WASHINGTON (AP) – Businesses slashed wholesale inventories for a third straight month in November as sales continued to plummet by record amounts, further evidence of the severe recession gripping the country.

The Commerce Department reported Friday that wholesale inventories dropped 0.6 percent in November while sales were down a record 7.1 percent.

Businesses are expected to keep paring inventories in coming months as sales weaken further in the midst of a recession that is already the longest in a quarter century. Many economists do not expect a recovery to begin until the second half of this year.

The 0.6 percent decline in inventories was slightly smaller than the 0.8 percent drop that economists had expected. However, the government revised the decline in October inventories to show a drop of 1.2 percent, even worse than the 1.1 percent fall reported earlier. Inventories fell by 0.4 percent in September.

The string of inventory declines reflected the struggle businesses are having trying to keep stockpiles in line with plunging sales. The 7.1 percent drop in sales at the wholesale level in November was a record, surpassing the old mark of a 4.5 percent drop set in October. The 2.1 percent drop in September wholesale sales had tied a record going back to April 2003.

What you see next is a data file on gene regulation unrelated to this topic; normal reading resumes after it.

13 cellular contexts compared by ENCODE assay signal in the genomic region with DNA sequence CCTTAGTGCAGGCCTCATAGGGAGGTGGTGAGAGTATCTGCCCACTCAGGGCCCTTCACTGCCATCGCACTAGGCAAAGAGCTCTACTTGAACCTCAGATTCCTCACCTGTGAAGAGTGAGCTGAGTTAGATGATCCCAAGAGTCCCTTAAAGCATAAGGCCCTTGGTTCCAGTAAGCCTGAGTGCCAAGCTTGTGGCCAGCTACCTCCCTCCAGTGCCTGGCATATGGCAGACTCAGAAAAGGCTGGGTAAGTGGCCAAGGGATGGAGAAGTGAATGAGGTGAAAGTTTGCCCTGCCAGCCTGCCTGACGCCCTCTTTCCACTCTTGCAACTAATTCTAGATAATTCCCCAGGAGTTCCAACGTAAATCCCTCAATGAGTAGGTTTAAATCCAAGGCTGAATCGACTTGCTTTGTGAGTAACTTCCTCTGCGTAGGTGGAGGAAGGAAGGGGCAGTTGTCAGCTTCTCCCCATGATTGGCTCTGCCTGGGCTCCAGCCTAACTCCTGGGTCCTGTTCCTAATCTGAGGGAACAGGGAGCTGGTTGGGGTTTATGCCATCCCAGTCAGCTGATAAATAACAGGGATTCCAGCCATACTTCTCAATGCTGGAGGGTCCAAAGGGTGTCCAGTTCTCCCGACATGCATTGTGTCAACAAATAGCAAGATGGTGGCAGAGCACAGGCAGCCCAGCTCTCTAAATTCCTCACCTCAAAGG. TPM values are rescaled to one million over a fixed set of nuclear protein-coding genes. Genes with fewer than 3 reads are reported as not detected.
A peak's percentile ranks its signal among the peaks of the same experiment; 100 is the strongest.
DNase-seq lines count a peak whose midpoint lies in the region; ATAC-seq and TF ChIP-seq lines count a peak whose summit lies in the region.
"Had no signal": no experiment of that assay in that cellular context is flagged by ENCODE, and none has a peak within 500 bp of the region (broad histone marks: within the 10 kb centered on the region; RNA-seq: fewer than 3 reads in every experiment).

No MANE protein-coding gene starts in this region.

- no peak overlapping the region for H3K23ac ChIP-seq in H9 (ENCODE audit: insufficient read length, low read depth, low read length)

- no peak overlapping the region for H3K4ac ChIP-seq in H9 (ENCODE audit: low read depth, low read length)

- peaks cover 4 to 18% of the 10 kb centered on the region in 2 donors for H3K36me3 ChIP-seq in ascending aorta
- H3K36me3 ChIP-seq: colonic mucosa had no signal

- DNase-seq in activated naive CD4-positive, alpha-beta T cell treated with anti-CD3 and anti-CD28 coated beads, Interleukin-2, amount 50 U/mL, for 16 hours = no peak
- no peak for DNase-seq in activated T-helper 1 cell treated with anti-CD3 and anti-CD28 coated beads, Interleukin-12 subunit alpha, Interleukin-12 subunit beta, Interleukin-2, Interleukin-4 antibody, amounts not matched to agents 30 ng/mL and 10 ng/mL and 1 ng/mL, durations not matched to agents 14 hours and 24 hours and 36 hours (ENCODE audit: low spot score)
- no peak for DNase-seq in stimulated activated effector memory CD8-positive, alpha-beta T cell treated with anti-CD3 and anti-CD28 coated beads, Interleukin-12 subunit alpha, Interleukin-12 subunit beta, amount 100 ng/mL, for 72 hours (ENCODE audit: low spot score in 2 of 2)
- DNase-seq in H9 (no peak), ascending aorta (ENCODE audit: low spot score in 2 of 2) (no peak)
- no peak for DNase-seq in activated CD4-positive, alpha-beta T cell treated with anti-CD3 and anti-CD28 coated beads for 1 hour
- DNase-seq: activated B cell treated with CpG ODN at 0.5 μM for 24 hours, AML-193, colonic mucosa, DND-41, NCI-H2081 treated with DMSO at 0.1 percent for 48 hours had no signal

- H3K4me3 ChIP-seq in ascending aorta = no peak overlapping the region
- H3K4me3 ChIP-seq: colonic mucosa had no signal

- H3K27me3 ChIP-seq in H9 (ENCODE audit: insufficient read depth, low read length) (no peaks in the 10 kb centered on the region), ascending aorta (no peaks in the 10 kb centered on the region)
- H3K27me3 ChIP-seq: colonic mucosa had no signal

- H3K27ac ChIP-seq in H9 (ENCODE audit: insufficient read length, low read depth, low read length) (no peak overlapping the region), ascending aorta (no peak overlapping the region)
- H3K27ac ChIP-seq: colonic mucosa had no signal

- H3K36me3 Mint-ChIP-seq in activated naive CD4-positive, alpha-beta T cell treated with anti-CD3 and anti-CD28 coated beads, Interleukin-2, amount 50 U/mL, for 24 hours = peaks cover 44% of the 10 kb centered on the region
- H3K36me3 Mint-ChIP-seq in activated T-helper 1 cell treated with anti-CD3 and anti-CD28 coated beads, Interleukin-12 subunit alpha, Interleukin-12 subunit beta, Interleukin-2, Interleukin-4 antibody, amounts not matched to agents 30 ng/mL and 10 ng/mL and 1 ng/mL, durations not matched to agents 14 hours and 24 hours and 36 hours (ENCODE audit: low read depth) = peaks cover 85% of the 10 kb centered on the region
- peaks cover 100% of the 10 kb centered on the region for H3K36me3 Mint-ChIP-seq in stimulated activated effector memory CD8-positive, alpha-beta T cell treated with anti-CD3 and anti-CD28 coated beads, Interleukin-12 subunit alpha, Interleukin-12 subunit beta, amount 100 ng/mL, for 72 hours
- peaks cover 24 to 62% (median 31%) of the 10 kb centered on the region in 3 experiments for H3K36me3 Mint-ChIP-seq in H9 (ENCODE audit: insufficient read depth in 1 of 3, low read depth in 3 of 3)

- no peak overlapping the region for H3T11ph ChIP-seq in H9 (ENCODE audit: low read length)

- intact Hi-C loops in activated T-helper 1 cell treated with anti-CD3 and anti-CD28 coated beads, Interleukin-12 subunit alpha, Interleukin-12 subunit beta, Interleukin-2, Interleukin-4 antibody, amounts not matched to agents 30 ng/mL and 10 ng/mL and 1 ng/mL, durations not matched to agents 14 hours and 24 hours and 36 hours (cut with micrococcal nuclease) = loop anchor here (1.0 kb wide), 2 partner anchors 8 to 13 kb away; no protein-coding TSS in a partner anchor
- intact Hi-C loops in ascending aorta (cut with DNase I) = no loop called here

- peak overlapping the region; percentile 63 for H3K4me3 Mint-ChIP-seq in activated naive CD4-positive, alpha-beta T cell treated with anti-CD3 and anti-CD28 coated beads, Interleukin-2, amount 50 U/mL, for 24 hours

The economy stumbled badly in the fall after being hit by the worst financial crisis since the Great Depression, prompting businesses to begin slashing payrolls and cutting back on their investment plans.

In a separate report Friday, the Labor Department said that the unemployment rate jumped to 7.2 percent in December as businesses slashed 524,000 jobs. For all of 2008, the economy lost a net total of 2.6 million jobs, the worst showing since 1945.

The inventory report showed that the ratio of inventories to sales rose to 1.25 in November, the highest level since April 2003. Wholesale inventories are goods held by distributors who generally buy from manufacturers and sell to retailers. They make up about 25 percent of all business stockpiles.

The worry is that continued declines in sales will prompt further cutbacks in production which will mean more job layoffs in the months ahead.

On Thursday, the nation’s retailers reported dismal sales results for December, confirming fears that the holiday season was the weakest since at least 1969. Even Wal-Mart Stores Inc., which had been one of the few retailing bright spots, reported smaller gains than economists had been expecting.

Among the retailers reporting big declines were Sears Holdings Corp., which operates Sears and Kmart stores, luxury retailer Saks Inc. and Gap Inc.

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